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Sunday, May 11, 2014

What Is NeuroGaming And How Will It Impact The Future Of Gaming and Fitness?

I attended a Neuro Gaming Conference in San Francisco recently to get an understanding of what this sector of gaming was all about and if it was relevant to my two business ventures Gameinlane and FitCentrix . The first question I had  when I entered the conference  was what exactly is NeuroGaming? On the surface it appeared to be a sensationalist futuristic label designed to entice people into and engaging in the conference.  After cruising the product and service booths of the companies commercially involved in the space and listening to the lectures and speakers it became clear that  the term "Neuro"  gaming is very broadly defined encompassing a number of disciplines, products, services and aspirations.
Biologic Sensors - There were a host of vendors that manufactured sensors that could acquire a persons body vitals and state. These sensors acquired EEG, EKG, body temperature, heart rate, blood pressure,etc. to be used as indicators of how someone was reacting to an external stimuli  such as a game. These indicators could also be used to direct a game and personalize it for the state that a person was in. For example, if someone was engaged in a multiplayer game with   other opponents  they could  see and react to another gamers biological reaction to a game and potentially modify their strategy based on that state.  An example of this  would be a poker game where a person's vitals and other bio indicators would be made  aware to other players. This bio signature could be used to change one's strategy or perhaps verify a strategy being taken by a player. In a virtual world game each character in that world could have bio attributes that would establish how they are reacting to the world and the software itself could change or morph based on that bio-feedback.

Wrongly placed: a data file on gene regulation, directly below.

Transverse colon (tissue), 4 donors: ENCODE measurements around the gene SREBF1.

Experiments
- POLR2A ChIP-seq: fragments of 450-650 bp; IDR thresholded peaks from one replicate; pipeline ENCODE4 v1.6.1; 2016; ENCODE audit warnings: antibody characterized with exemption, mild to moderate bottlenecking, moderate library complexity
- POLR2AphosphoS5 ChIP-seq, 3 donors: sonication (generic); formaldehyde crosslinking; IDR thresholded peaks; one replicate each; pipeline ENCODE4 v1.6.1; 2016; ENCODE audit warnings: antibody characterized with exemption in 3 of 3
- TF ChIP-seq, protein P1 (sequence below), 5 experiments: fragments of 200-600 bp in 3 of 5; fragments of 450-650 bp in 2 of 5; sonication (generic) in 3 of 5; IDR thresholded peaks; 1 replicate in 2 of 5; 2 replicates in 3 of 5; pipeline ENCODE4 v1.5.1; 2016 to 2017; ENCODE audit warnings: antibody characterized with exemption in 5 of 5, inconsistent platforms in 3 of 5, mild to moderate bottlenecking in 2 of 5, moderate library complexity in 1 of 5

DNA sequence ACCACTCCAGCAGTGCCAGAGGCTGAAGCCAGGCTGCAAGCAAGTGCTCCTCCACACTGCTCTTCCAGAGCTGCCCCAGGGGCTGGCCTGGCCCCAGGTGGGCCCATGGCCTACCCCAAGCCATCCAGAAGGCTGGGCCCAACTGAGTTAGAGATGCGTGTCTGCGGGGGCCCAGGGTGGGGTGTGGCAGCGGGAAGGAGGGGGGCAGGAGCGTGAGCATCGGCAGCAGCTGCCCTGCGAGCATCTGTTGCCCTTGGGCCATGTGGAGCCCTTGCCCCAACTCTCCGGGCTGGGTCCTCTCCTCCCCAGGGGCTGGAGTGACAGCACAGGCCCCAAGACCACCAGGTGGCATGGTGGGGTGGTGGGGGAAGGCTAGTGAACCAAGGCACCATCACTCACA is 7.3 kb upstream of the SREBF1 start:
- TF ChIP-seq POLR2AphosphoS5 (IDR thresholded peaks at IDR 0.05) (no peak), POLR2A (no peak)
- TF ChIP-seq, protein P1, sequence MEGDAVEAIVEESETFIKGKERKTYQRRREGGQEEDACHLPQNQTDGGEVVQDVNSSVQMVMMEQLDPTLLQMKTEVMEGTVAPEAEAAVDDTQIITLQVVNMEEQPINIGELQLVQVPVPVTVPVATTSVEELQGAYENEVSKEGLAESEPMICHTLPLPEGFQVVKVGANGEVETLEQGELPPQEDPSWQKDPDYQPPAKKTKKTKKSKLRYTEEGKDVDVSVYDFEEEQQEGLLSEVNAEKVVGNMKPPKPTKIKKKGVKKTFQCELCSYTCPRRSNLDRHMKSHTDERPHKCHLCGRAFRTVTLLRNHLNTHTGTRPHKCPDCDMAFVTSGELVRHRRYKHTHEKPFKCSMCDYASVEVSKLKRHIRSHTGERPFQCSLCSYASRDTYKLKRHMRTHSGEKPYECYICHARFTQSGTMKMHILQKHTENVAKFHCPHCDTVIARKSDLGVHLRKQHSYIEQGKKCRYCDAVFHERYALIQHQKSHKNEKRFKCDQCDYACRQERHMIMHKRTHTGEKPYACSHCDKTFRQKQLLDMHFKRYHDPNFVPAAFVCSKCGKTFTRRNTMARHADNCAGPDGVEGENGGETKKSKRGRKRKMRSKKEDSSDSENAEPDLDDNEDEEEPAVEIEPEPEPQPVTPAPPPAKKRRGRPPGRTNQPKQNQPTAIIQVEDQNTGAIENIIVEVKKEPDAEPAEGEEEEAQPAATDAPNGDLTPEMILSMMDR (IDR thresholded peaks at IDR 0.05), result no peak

Kinesiology - Sensing body movement such as hand and feet and leg motion is  also a part of NeuroGaming. Although this is somewhat outside of the pure realm of brain patterns and body chemistry it was a big part of the conference with demonstrations of  sensors on one's arms an legs to see how and where they were acting in space. This type of action could be used in Virtual Reality and  Augmented Reality games  to draw a player's motion and actions into the game.

Bio-Feedback To Determine Emotion, Joy, Fear, etc. - Knowing the state of mind and emotional state of someone playing a game to allow the game to react to a player's "state" was also discussed. The relationship of body markers and these historically fuzzy human attributes appear to be getting closer to being  mapped  and understood from a biological perspective edging closer to the day  when machines/games will react to a stimulate these emotions to enhance the game experience.

Cognition and Learning - There was much discussion about learning, memory and classic cognitive science with many panelists having emerged from the academic world having worked on  a thesis project addressing these topics. Games were discussed that could improve or detect the state of a person's cognitive ability and their memory. The primary focus for most of these games was the aging baby boomer generation and the onset of dementia and  Alzheimer's. Games, with the aid of sensors,  could potentially slow the process or  alleviate these ailments. Governments around the world are funding these projects and treatments emerging from game design that could impact the onset and management of these diseases.